Confectionary at checkouts in supermarkets is strategically placed at the eye level of children to particularly target this age group. Several adaptations to the retail environment have been developed and trialled to try and increase consumption of healthier food in supermarkets. One such example is substituting chocolates and sweets at some supermarket checkouts with healthier snacks such as cereal bars and fruit, in order to reduce impulsive purchase of unhealthy foods. Four major supermarkets in the UK have now banned confectionary at their checkouts. A field study at a train station21 and longitudinal studies in Europe22 have shown that repositioning healthier food options at checkout counters increased purchases of healthier food options.21 22
Nudges to increase hospital attendance and reduce wastage
Missed hospital appointments are a major cause of health system inefficiency and cost the National Health Service (NHS) in England £1 billion last year (NHS England). An intervention that aimed to increase hospital attendance to outpatient clinic by attracting attention to health information more effectively included altering the content of text message reminders of upcoming appointments. A 25% reduction in ‘did-not attend’ outcomes was achieved by stating the exact cost to the health system of a missed appointment, which was found to be the most effective method of communication to nudge people to attend their appointments.20 This type of innovative intervention to reduce missed appointment could be incorporated into text messages and appointment letters sent to parents.
Criticisms of a behavioural economics approach
Behavioural economics and ‘nudges’ are not without their criticisms. Some argue that interventions based on behavioural economic concepts put too much emphasis on individual behaviour and on the downstream determinants of ill health.15 There have been concerns about the ethics around ‘nudges’ and their impact on individual autonomy. It has been argued that the behavioural economics approach is too paternalistic and that although these strategies may change behaviour in a modest way, they cannot change more complex social problems such as child abuse, for example.15 Nudge techniques can however be used alongside other public health strategies and do not attempt to replace strategies to reduce health/social inequality.
Recent arguments suggest an ethical justification for nudging towards healthier behaviours in paediatrics. Nudging—if done correctly and ethically—should alter the environment in a way that does not take away parental choice but enables families to make decisions that are in the child’s interests, especially when the recommended intervention is proven to be of a high benefit individually.16 Children and families in paediatric care are likely to be in a state of stress, affecting their ability to process information. Aggarwal et al 17 have argued that understanding how this works and using that knowledge to help patients make the right decisions is a justifiable way of restoring their autonomy, not a way of taking it away. It is also possible to argue that the population is being constantly manipulated by the ‘nudge’ techniques of advertising and sales and so using these techniques transparently within healthcare is a way to redress the balance in favour of positive health outcomes. The issue is not so much whether we use our understanding of behavioural economics to inform practice, but how we do so in a way that is transparent and responsible. More evidence is needed on the effectiveness of interventions designed specifically for children and young people.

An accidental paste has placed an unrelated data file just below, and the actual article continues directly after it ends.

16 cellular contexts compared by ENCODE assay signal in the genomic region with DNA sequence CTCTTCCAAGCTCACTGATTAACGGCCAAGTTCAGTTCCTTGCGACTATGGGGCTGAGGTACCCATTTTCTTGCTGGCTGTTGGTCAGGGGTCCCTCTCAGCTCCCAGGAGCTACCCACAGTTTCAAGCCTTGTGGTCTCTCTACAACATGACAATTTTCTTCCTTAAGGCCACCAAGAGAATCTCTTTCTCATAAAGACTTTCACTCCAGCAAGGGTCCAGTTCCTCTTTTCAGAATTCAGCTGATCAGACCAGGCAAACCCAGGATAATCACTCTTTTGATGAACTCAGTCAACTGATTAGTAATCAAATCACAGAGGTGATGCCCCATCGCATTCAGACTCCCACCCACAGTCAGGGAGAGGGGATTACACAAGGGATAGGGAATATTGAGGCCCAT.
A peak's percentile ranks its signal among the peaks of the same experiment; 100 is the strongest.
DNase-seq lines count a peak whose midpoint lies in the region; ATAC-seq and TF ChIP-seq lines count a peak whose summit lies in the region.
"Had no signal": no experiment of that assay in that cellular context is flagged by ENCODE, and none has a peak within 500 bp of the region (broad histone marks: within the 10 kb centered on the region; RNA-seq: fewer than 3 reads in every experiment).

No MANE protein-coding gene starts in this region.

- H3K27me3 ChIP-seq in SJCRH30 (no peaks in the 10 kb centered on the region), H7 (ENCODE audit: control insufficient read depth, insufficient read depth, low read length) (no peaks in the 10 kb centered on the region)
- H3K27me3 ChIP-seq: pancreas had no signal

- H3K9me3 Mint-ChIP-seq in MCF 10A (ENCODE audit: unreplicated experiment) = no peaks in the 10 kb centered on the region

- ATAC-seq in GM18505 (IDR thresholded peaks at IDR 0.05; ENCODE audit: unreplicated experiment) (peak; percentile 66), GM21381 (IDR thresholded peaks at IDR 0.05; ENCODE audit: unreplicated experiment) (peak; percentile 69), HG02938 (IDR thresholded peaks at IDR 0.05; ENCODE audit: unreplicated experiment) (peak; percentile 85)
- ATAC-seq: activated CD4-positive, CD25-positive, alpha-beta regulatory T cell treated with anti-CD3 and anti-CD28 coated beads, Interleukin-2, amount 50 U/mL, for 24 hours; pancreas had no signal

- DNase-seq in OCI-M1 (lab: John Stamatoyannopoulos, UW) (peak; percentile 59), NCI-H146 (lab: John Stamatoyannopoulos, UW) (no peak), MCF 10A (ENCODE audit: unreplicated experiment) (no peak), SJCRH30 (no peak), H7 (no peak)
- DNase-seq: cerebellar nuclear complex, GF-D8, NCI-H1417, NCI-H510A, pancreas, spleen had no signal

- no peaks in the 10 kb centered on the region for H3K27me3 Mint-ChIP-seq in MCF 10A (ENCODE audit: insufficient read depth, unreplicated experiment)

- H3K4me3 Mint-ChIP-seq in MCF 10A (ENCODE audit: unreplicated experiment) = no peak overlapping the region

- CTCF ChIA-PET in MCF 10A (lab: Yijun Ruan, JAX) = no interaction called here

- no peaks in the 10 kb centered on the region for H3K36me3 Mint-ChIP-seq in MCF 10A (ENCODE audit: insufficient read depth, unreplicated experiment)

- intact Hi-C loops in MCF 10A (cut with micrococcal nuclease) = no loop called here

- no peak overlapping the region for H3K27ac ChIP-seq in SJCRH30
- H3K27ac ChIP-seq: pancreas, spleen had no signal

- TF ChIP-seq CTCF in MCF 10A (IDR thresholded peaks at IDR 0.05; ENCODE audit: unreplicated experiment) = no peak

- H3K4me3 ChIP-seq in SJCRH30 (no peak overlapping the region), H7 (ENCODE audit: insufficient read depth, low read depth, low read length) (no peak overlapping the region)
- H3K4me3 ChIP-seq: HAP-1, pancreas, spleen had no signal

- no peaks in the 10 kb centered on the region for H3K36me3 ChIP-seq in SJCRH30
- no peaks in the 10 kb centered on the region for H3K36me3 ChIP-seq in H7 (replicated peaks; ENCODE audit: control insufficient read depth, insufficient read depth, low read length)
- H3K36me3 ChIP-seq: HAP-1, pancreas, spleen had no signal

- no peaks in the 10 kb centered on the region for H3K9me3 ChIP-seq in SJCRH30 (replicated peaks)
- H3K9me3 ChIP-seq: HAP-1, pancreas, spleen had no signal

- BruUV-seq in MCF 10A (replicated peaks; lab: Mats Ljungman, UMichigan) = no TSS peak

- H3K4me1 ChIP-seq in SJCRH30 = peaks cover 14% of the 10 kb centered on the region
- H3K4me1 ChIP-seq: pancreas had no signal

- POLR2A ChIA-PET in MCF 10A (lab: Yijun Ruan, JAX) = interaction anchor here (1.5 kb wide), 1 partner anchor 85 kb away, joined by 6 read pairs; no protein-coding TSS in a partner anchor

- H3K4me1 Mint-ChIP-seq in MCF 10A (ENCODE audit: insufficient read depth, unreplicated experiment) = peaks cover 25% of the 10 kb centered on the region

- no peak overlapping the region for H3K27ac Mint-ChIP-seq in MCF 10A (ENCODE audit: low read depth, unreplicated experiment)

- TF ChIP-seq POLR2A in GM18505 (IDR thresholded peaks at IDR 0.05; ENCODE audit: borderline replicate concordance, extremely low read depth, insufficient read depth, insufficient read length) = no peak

A real understanding of the reasons why people make certain decisions aids healthcare professionals to change unhealthy behaviours among children and young people. This is particularly important as certain behaviour-related child health outcomes remain poor—the number of severely obese children in England at a record high18 and the rates of vaccination uptake are still not sufficient enough to meet the levels required for herd immunity.19 It is clear that the concepts of behavioural economics have important implications for quality improvement initiatives aiming to change physician behaviour and patient health-seeking behaviour.
Anchoring heuristic: The first piece of information that people receive on a topic acts as an anchor or a baseline, so it is very important in providing a starting point for subsequent behaviour.
Bounded willpower: People do not always make decisions that are in their long-term self-interest; their willpower is not infinite and they can ‘give up’ in favour of other options. Two examples are ‘present bias’ and ‘hyperbolic discounting’.
Cognitive bias: Individual psychological processes such as emotions, social influences, mental short cuts and habits can get in the way of rational decision-making, creating a ‘bias’.
Hyperbolic discounting: People are biased to choose smaller sooner rewards when compared with larger later rewards.
Framing effects: people react differently to health information depending on whether it is presented as a loss or a gain.
Present bias: People often disproportionately value the present.
Nudges: Nudge theory suggests that we need to alter environments in which choices are made, in order to ‘nudge’ people towards healthier behaviours.6
Status quo bias: The line of least resistance is to do nothing and maintain the status quo.20
Contributors RS and AH jointly contributed to the conception, design and drafting of the manuscript.
Competing interests None declared.
Provenance and peer review Commissioned; externally peer reviewed.